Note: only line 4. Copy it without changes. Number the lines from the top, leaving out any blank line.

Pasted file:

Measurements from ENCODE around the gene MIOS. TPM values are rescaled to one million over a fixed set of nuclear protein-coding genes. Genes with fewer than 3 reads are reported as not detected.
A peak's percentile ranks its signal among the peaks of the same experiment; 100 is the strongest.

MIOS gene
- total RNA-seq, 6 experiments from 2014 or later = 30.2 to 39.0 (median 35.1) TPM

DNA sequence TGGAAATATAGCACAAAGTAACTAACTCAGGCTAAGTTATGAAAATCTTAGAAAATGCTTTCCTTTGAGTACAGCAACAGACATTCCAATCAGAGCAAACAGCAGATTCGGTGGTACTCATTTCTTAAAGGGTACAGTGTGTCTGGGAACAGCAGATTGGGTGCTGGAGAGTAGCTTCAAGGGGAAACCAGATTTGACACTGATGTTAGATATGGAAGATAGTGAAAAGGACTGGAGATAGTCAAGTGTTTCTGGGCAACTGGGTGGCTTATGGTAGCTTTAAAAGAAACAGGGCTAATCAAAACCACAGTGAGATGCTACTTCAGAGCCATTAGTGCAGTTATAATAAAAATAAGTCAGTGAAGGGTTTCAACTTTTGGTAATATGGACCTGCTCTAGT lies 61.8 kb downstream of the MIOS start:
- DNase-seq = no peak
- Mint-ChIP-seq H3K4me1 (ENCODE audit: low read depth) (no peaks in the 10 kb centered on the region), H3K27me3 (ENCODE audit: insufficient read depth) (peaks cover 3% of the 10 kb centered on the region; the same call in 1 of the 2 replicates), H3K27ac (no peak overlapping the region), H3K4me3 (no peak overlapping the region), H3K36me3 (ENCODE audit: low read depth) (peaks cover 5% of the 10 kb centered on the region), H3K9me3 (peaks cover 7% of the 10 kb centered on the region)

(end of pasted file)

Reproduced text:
- total RNA-seq, 6 experiments from 2014 or later = 30.2 to 39.0 (median 35.1) TPM